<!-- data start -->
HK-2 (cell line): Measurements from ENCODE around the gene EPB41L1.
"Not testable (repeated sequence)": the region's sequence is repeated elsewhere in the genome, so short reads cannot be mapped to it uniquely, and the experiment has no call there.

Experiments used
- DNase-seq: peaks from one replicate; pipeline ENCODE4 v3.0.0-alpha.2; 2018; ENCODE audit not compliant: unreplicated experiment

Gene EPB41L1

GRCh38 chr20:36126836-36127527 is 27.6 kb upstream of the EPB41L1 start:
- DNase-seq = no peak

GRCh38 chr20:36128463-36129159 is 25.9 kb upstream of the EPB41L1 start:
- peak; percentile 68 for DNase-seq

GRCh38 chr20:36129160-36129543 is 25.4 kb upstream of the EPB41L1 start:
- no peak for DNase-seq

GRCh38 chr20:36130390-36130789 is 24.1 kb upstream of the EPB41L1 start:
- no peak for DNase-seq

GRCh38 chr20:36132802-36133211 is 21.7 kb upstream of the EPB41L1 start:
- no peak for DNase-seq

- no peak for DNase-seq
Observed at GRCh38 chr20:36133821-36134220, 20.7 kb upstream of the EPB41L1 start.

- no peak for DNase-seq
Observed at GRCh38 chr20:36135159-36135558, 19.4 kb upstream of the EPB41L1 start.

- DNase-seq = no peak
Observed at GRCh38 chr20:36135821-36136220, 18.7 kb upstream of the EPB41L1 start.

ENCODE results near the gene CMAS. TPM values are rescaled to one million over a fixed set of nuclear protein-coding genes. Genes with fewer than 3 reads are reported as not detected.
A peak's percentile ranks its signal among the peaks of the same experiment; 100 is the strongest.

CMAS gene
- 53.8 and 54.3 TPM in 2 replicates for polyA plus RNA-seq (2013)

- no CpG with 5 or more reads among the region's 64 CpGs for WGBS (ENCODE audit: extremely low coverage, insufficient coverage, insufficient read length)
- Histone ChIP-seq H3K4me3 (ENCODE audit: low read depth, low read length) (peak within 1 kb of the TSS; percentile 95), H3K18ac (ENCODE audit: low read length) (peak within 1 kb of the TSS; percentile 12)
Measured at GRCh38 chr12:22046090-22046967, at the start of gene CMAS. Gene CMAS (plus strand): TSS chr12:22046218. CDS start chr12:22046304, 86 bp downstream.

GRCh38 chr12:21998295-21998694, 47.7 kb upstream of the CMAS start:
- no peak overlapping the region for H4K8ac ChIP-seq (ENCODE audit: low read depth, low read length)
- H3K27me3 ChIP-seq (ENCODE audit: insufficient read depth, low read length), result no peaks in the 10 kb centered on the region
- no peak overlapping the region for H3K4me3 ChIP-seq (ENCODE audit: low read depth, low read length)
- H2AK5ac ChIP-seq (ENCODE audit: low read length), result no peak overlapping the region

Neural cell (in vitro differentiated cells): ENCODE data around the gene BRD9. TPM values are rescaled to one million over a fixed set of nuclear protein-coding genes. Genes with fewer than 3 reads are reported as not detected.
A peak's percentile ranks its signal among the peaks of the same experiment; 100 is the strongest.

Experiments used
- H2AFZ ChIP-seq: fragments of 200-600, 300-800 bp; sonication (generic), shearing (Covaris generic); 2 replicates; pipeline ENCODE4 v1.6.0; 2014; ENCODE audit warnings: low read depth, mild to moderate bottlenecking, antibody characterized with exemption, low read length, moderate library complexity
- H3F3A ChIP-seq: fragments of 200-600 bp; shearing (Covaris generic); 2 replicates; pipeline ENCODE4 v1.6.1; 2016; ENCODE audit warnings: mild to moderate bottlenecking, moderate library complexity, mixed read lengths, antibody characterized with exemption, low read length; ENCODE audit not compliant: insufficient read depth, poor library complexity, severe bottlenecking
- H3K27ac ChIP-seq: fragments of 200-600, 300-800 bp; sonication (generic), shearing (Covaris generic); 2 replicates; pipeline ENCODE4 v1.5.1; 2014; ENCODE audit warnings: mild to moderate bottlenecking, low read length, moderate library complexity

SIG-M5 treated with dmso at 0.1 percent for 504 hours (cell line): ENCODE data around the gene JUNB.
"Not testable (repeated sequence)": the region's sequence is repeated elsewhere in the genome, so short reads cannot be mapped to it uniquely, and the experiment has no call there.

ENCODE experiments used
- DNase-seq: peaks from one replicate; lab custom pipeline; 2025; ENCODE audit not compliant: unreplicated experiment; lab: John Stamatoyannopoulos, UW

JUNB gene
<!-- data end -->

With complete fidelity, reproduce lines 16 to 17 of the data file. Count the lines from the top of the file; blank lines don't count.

- no peak for DNase-seq
Observed at GRCh38 chr20:36133821-36134220, 20.7 kb upstream of the EPB41L1 start.